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Physicists discussed the latest discoveries in the universe of plasmas when the APS Division of Plasma Physics (DPP) held its annual meeting on November 17-21, 1997 at the Lawrence Convention Center in Pittsburgh, Pennsylvania. More than 1500 papers were presented at the second largest APS meeting of the year, including four review papers, three APS prize recipient addresses, and 84 invited talks. Wednesday evening's banquet featured a keynote address by William Happer of Princeton University, as well as presentation of the 1997 APS Maxwell Prize, Award for Excellence in Plasma Physics, and Award for Outstanding Doctoral Dissertation in Plasma Physics by APS President, Andy Sessler.
A prominent new feature was the organization of five tutorial sessions, aimed at educating non-specialists with a graduate level understanding of important topics in plasma physics. Thirteen tutorial presentations were given, explaining the basic principles, accomplishments, issues and objectives of such topics as laser-induced fluorescence diagnostics in plasmas, magnetic reconnection, laser-driven plasma based accelerators, and controversies in quasilinear theory. The DPP hopes such sessions will be a valuable addition to the annual meeting, and contribute to the continued cross-fertilization of ideas in plasma physics. There were also four "mini-conferences" consisting of contributed presentations throughout the week in the areas of coherent radiation generation, plasma accelerators, nonlinear dynamics, and deep space plasmas.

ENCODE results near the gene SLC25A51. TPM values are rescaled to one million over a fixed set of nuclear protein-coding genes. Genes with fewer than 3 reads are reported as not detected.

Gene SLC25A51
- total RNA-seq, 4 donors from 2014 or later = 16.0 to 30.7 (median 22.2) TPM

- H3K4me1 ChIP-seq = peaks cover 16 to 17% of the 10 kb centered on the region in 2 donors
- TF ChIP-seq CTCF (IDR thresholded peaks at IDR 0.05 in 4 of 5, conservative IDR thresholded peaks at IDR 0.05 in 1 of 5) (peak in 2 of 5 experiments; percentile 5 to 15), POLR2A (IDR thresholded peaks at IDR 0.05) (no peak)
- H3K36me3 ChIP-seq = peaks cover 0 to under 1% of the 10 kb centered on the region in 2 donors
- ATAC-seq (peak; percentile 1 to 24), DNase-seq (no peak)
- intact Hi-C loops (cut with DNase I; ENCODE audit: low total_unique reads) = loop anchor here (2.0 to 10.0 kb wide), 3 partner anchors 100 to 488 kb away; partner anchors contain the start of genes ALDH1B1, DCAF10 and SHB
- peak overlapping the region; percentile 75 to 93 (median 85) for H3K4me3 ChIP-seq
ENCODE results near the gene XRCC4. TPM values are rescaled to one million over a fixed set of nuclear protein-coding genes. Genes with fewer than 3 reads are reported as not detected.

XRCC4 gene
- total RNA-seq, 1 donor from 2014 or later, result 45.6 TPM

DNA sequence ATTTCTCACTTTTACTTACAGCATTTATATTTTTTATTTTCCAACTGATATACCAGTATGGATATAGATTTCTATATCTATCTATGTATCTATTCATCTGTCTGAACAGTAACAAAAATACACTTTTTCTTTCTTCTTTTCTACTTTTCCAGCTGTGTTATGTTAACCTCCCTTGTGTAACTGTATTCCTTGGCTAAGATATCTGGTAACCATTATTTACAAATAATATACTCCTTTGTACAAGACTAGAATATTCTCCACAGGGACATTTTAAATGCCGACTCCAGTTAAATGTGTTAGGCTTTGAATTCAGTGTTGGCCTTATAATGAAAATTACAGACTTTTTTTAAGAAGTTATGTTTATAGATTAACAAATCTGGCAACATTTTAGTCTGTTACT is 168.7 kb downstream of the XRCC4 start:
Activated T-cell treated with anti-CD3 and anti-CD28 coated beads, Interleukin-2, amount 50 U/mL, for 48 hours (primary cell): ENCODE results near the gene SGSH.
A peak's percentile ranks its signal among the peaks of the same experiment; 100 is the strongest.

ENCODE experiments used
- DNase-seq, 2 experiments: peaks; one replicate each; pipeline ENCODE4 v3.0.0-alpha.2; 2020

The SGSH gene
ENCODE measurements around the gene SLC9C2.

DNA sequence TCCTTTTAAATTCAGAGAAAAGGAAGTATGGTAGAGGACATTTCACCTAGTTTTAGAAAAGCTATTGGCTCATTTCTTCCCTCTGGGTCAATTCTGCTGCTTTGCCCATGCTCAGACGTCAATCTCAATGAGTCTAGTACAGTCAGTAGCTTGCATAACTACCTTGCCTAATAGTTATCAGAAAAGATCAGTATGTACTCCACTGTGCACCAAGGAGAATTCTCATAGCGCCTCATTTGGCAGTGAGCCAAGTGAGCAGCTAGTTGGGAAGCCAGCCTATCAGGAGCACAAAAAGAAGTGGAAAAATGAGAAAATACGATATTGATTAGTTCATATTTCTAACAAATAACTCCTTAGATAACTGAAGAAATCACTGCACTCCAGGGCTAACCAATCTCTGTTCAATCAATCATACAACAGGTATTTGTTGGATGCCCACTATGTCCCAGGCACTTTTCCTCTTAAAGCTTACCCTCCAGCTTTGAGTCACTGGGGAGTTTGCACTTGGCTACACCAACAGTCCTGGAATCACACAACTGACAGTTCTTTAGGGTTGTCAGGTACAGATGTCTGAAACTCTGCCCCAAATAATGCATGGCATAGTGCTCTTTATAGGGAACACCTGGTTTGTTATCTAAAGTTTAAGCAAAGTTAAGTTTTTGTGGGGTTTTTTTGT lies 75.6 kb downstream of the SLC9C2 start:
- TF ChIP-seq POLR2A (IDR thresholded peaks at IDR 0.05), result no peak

Latest Fusion News
Magnetic Fusion - Scientists working on the Joint European Torus (JET), the world's largest fusion experiment, presented results of a recent run of experiments on their machine using high-power operation with a 50-50 mixture of deuterium and tritium fuel. The researchers announced a record 14 Megajoules of fusion energy, 16 megawatts of peak fusion power and a record fusion Q (the ratio of fusion power produced to the net input power) of 65%.
On Monday morning, Richard Hawryluk of Princeton Plasma Physics Laboratory gave a twenty-year retrospective on physics experiments of the Tokamak Fusion Test Reactor (TFTR), the experimental nuclear fusion facility in Princeton. Before it ended operations in 1995, TFTR held the previous world record of fusion power yeild and provided deep insights into the nature of fusion plasmas.
ICF - There were many talks on inertial confinement fusion (ICF), especially on topics related to the 192-beam, 2 Megajoule National Ignition Facility (NIF) under construction at LLNL. Not surprisingly, the focus of ICF research revolves around refining the understanding of the underlying physics of interaction of intense light with plasma, capsule implosions, and firming up the designs for ignition. Other ICF highlights presented include talks on the "fast ignition" scheme for ICF, in which an ultra-intense short-laser pulse could supply the ignition spark of a compressed ICF pellet, and impressive increases of x-ray yields from Sandia's Z-pinch.
Medical physics - At a Thursday morning session, Richard London of LLNL described how models developed for laser fision are now being applied to laser medicine. Laser fusion and medicine may be described by similar physics relations which, for example, describe how heat energy from the laser is transported through materials. By simulating the interactions between lasers and human tissue, the model can offer insights into how to optimize laser surgery. It is being applied to animal trials of a laser system for breaking up blood clots in the cerebral vessels which cause strokes.
Accelerator for materials processing - At the same session, Kurt Schoenberg of LANL described the possible application of coaxial plasma accelerators as environmentally sound and economic means for materials processing and advanced manufacturing. Originally developed to provide energetic plasmas for fusion energy experiments, the device uses the Lorentz force to accelerate plasmas to high velocity. Commercial applications are already online.